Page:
Carrier rocket, cargo spaceship arrive at launch site for China’s space station mission
Published: Apr 12, 2021 08:24 PM

Photo: VCG
Photo: VCG

Both the launch vehicle and the cargo spacecraft commissioned for the initial construction missions of China's first-ever space station have arrived at the Wenchang Space Launch Center in South China's Hainan Province, waiting for a window period for the launch.

China Manned Space Engineering Office (CMSEO) announced Monday that the Long March-7 Y3 carrier rocket and the Tianzhou-2 cargo spacecraft have arrived at the launch center in the tropical province.

This mission is expected to be launched after the Long March-5B Y2 rocket and the Tianhe core cabinet module of the space station, which have also entered pre-launch phase and are undergoing assembly and testing at the launch pad at the Wenchang launch center.

As people from all over the world celebrate International Day of Human Space Flight 2021, which is observed globally on Monday to mark the 60th anniversary of Soviet cosmonaut Yuri Gagarin's first manned flight into space, the world's first, the progress for China's space station construction missions has added to the worldwide excitement of human space voyage.

According to a press release the CMSEO provided to the Global Times on Monday, the facility at the Wenchang Space Launch Center is in good condition, and all systems involved in the testing work are proceeding as planned.

The Long March-5B, Long March-7 and Long March-2F rockets will jointly execute missions this year for the space station construction from three launch pads in two space centers, to send the core cabinet of the space station, Tianzhou-2 cargo spaceship and Shenzhou-12 manned spaceship, into space, and to complete docking and key in-orbit technological verification work, the Global Times learned from the state-owned space giant China Aerospace Science and Technology Corporation (CASC) in January.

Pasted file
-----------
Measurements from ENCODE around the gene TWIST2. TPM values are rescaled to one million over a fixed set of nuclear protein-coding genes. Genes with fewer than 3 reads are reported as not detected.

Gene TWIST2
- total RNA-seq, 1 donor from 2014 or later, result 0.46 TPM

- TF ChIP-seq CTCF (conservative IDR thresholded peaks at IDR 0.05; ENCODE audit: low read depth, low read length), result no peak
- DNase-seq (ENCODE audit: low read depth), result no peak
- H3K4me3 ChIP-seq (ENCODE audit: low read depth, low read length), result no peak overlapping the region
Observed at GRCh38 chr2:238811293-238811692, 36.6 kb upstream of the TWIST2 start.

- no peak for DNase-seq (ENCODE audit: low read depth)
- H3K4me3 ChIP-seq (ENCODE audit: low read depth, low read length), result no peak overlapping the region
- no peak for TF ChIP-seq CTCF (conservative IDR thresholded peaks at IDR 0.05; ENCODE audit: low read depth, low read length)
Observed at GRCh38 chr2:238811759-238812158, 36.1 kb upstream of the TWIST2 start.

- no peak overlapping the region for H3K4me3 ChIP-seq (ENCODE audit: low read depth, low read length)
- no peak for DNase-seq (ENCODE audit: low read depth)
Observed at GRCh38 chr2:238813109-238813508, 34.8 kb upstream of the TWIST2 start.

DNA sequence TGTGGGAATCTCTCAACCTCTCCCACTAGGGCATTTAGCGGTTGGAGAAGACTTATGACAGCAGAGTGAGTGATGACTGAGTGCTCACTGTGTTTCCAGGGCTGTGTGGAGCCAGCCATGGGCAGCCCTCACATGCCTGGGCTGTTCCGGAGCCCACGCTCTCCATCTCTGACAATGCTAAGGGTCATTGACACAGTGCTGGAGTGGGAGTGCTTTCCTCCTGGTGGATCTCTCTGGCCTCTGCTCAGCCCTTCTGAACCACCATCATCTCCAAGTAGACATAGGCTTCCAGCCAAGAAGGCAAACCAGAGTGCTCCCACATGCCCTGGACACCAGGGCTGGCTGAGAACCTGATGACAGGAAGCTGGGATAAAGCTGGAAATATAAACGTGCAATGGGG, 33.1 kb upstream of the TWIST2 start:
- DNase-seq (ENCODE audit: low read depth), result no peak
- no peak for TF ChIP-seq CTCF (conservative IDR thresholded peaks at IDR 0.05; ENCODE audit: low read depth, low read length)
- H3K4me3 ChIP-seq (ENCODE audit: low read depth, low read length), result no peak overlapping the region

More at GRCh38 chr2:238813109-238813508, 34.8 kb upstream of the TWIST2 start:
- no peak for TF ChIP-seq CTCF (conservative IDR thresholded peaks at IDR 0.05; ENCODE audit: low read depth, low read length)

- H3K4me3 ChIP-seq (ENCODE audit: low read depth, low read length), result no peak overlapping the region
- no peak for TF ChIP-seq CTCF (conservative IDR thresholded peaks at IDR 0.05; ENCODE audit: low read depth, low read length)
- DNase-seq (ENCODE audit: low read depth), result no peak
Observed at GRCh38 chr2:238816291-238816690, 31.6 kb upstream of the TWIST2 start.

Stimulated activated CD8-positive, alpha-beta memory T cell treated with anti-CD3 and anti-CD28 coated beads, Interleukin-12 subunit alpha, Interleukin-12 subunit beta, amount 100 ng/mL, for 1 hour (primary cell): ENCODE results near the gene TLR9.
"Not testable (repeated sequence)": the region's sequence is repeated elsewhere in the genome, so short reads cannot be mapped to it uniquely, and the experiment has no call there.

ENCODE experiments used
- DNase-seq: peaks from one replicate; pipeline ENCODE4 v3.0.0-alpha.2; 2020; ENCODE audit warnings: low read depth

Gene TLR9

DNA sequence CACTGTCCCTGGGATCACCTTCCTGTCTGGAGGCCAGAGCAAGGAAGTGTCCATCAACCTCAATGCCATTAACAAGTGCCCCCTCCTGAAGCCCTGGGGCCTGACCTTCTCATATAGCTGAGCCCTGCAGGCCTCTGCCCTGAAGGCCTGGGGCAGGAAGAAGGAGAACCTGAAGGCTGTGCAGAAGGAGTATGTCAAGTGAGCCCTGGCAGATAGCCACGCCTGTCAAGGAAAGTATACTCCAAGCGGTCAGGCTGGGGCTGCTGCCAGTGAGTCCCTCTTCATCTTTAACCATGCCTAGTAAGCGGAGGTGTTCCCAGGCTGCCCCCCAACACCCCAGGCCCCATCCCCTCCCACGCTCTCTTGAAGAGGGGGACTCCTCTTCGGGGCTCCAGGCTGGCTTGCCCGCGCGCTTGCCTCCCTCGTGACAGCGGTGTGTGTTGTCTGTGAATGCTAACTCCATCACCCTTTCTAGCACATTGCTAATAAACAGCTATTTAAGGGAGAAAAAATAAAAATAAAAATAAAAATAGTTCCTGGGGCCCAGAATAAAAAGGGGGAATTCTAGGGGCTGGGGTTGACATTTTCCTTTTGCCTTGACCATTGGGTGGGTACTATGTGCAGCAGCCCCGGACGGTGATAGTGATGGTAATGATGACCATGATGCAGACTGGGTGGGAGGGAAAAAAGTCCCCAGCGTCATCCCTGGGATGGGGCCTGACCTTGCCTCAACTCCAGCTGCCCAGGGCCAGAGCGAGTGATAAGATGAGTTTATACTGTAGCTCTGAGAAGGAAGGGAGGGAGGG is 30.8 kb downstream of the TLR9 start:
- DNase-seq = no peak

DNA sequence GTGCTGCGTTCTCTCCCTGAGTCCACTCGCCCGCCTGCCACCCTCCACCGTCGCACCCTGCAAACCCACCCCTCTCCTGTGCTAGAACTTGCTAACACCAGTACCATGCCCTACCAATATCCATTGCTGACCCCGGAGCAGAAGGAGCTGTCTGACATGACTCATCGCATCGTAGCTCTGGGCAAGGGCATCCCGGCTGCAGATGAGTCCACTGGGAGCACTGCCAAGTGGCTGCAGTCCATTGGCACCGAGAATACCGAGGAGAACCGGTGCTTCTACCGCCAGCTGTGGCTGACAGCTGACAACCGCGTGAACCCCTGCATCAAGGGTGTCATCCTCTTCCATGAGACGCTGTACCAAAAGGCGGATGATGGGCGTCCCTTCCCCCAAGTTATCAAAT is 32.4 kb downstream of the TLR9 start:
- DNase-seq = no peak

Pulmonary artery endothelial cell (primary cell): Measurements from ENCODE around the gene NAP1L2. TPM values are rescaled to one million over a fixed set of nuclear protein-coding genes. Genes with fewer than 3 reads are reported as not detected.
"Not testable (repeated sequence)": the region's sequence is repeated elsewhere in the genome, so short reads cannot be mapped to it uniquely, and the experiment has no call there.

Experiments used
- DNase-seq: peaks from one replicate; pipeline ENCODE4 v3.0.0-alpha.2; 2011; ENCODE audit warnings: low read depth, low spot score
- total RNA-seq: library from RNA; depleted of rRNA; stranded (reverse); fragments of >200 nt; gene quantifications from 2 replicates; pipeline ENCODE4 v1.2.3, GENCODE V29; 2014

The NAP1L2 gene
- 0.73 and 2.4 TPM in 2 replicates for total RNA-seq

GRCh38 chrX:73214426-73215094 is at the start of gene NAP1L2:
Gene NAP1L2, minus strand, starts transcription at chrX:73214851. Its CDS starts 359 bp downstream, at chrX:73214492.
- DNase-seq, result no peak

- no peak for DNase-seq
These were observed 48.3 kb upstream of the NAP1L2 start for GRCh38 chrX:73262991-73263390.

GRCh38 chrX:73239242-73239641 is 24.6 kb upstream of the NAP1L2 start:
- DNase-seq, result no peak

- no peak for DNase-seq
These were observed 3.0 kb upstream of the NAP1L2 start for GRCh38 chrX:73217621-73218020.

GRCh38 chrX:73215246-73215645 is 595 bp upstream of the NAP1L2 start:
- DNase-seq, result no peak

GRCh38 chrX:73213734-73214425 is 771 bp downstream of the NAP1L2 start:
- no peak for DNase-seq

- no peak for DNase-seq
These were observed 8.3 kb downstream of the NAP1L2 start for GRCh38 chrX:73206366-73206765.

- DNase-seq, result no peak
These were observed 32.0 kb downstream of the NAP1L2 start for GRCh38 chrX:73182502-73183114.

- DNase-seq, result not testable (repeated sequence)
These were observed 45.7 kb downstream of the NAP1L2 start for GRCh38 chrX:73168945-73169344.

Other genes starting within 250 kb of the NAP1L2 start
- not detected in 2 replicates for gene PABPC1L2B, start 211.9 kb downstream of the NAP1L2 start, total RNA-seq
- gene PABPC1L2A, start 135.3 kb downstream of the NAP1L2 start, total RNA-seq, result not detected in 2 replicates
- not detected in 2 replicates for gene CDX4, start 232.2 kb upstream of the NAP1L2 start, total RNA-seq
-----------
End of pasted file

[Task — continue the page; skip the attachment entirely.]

It is expected that following the launch of the space station core cabinet by the Long March-5B, the Long March-7 and Long March-2F will lift off in succession, and the specific windows for these two launches will be determined by the core cabinet mission situation, CASC said.

To be more exact, Zhou Jianping, chief designer of China's manned space program, told the Global Times in December 2020 that the very first mission of the space station construction could be expected by 2021 spring. 

Some foreign space lovers have posted on social media, predicting that such launch could take place as early as late April.

China is the third country in the world to achieve a manned space mission independently, following the Soviet Union/Russia and the US. 

On the upcoming building of China's space station which is expected to be operational by 2022, Andrew Jones, a Finland-based space observer who follows China's space industry, told the Global Times that "It's quite something that China can set out a goal like this in 1992 and slowly work towards this technological feat."

Moments of milestone events in China's manned space missions are also treasured deep inside many Chinese people's hearts and have become a source of pride. 

Earlier on Monday, a video documenting the 11 Chinese astronauts, including two women, and their successful flights in space, has gone viral on China's social media platform, gathering nearly 200 million views and more than 30,000 comments.

There will be 12 more Chinese astronauts flying into space within two years, the People's Daily said in a Sina Weibo post featuring the video. The post also listed names and contributions of the 11 astronauts, as well as the first generation of Chinese astronauts who failed to make it to space.

Among these 11 astronauts, Yang Liwei, the first one sent in space by the Chinese space program in October 2003 with Shenzhou 5, impressed the Chinese web users the most.

Besides Yang, netizens also focused on two female astronauts. One is Liu Yang, the first Chinese woman in space in Shenzhou 9 in 2012, and the other is Wang Yaping.

Wang conducted scientific experiments and taught a physics lesson to Chinese students by a live television broadcast when she served as a member of the Shenzhou 10 spaceship crew in 2013.

"Female astronauts can finish the space mission well as men do. I hope we can see more women in space," one netizen said on Sina Weibo.

Some netizens said the scenes of Chinese astronauts in space broadcast on TV became one major factor to inspire and stimulate them to throw themselves in the space career.

"China's space missions are mainly for peaceful purposes and fruits of development can be shared with others, to offer great help to the progress of space technology, which is different from the US' space technology that mainly serves the military," Song Zhongping, an aerospace expert and TV commentator, told the Global Times.

Song added that when China's manned space station is completed, China will become a developed country in the aerospace sector capable of carrying out long-term manned operations in orbit and a variety of space experiments.